Content aggregators like Dose.com have turned the virality of online content in to big business, even as the authorship and ownership of original material has become more obscure. Bob speaks to Dose CEO Emerson Spartz, copyright lawyer Richard Stim, and The New Yorker columnist Andrew Marantz about the economics, ethics and legality of aggregating other people's content.
BOB: And I’m Bob Garfield. In this week’s New Yorker, Andrew Marantz writes about a young entrepreneur, Emerson Spartz, and his website, Dose. Dose is an aggregator, one of many sites that collects content from around the internet. But unlike Google News, BoingBoing, Slashdot, or even the Huffington Post, Dose doesn’t always excerpt content and link back to the original source; it copies others’ content wholesale and optimizes it with editing and headline treatment. But while Marantz’s piece was not flattering to Emerson Spartz, it left open the question of whether author ownership has been made obsolete by the internet.
SPARTZ: There are billions of photographs being published to the internet and then there are billions more re-mashes and remixes and photoshops and changes and alterations and different spins and angles taken on those original works of art.
BOB: Emerson Spartz of Spartz Media.
SPARTZ: At the core of it: we are scouring the web, looking for content that we believe our audience will enjoy and that they will share. We always try to give credit, when we can identify who the original source was of that photograph, but we live in a 'remix world.'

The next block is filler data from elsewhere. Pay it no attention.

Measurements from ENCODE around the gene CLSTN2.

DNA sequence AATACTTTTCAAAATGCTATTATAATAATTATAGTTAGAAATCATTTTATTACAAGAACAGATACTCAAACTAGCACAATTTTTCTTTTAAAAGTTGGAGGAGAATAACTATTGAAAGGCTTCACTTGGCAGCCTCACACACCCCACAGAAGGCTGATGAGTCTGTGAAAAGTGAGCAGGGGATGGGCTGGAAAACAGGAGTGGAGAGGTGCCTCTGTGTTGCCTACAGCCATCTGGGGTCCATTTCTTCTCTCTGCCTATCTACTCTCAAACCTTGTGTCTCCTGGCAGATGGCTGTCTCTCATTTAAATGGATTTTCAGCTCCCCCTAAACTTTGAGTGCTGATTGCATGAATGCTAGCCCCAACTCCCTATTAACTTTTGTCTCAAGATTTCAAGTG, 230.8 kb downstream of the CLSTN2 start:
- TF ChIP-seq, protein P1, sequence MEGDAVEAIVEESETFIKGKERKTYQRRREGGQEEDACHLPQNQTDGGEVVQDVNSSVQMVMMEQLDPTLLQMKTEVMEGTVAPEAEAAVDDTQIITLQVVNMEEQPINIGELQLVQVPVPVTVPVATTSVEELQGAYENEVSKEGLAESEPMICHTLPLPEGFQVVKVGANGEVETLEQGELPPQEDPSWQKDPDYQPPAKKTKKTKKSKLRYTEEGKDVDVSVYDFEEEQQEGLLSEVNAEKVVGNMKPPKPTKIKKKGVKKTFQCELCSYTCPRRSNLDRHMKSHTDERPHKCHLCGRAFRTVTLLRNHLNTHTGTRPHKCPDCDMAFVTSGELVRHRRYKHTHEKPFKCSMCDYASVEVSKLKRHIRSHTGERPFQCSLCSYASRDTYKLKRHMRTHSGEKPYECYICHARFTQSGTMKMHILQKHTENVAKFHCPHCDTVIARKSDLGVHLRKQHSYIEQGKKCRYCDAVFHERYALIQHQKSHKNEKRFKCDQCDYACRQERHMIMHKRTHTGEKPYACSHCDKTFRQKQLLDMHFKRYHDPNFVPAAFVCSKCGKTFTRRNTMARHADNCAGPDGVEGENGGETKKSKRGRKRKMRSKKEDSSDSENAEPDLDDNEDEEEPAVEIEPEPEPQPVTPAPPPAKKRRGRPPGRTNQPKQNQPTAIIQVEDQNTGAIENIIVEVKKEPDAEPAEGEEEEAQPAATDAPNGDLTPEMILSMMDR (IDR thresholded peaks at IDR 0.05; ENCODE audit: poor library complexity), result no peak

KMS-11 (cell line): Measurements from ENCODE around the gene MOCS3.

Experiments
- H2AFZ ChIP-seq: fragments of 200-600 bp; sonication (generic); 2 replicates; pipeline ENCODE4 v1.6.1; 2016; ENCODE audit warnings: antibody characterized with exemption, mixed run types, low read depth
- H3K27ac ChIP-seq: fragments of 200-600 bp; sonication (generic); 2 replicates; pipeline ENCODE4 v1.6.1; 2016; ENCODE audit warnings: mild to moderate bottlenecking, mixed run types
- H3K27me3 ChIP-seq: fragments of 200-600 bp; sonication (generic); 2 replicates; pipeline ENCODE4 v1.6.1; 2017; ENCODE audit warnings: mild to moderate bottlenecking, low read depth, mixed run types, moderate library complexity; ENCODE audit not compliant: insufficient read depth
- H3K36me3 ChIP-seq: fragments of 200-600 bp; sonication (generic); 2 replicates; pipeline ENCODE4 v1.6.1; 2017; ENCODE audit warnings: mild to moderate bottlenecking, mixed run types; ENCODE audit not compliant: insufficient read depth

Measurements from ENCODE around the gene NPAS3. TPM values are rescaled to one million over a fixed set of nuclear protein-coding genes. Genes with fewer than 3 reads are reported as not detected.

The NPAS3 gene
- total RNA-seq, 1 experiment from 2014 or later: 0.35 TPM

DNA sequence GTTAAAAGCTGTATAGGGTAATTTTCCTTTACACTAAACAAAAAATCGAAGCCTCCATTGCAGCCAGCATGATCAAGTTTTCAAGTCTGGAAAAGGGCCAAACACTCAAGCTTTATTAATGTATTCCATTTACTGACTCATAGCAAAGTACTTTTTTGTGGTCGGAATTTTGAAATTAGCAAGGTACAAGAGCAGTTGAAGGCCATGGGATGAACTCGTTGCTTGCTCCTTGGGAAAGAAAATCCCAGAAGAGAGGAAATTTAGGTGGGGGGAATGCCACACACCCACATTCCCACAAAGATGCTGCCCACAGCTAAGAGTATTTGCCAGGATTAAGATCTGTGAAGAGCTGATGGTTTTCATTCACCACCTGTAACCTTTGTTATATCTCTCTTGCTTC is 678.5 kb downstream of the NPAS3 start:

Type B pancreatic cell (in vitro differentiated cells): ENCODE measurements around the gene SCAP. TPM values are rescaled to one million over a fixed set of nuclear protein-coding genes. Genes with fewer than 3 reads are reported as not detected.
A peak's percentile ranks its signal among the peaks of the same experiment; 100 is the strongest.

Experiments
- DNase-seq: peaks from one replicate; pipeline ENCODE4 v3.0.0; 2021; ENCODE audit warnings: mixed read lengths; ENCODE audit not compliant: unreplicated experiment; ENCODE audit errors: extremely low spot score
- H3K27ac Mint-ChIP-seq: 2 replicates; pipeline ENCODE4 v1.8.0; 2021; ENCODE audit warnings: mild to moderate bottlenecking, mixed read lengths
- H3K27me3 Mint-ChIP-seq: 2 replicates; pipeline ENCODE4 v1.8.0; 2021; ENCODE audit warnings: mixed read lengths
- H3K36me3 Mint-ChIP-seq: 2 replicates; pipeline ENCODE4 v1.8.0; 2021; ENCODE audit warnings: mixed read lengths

BOB: The New Yorker article centers on one particular piece of shared content from 2014: a slideshow of 23 people from around the world posing with the food they typically consume in one day -- from 900 calories for an impoverished Botswana mom to the 5400 calories of fast food for an Illinois truck driver .The images were drawn from a 2010 book by Peter Menzel and Faith D'Aluisio titled “What I Eat: Around The World In 80 Diets" -- a volume of photojournalism compiled through a vast expense of time, money and creative ingenuity. List price for the book: $40. The Dose piece mentioned the authors names, but made no reference to the book. By contrast, when Wired.com used some of those images, it linked directly to the book’s Amazon page and quoted the authors. That was fine by Menzel, who is is not unsympathetic to the Spartz argument of expanding the reach of the author’s journalism...within the bounds of fair play.
MENZEL: If people really understand and take the work and think about it and know the real purpose and reason behind it…yes, that’s good. But we make a living the old-fashioned way and we can’t eat clicks or tweets.
BOB: It’s not just that Dose, as Spartz would have it, skims the cream from billions of images of uncertain provenance from the web. The site uses its proprietary algorithm to flag internet memes before they peak and then often simply cuts and pastes entire slideshows. It then distributes the items, stimulates sharing on Facebook, and sells millions of dollars worth of ads seen by those drawn to the content.
STIM: [Laughs] I don't know what he can say in his defense.
BOB: Richard Stim is a copyright lawyer and blogger.
STIM: The straight out copying without any public benefit is never going to be excused as a fair use, or it shouldn't be.
BOB: Stim says that in the internet age copyright and fair use have become murky. As Spartz asserts, we are now in a 'remix world,' a sampling world, a sharing world, a curation world. But when people say “all information should be free" -- well, to paraphrase the great Inigo Montoya, 'I do not think it means what they think it means.' Freedom of speech does not mean freedom to plagiarize other people’s speech, and to profit from it. Yet in the wild west of the worldwide web, content repackagers like Spartz operate with impunity, telling aggrieved copyright holders if they don’t like the reach they are enjoying by having their work expropriated, they can always file a takedown notice under the Digital Millennium Copyright Act -- even though that law was meant to protect Internet Service Providers, not pirates.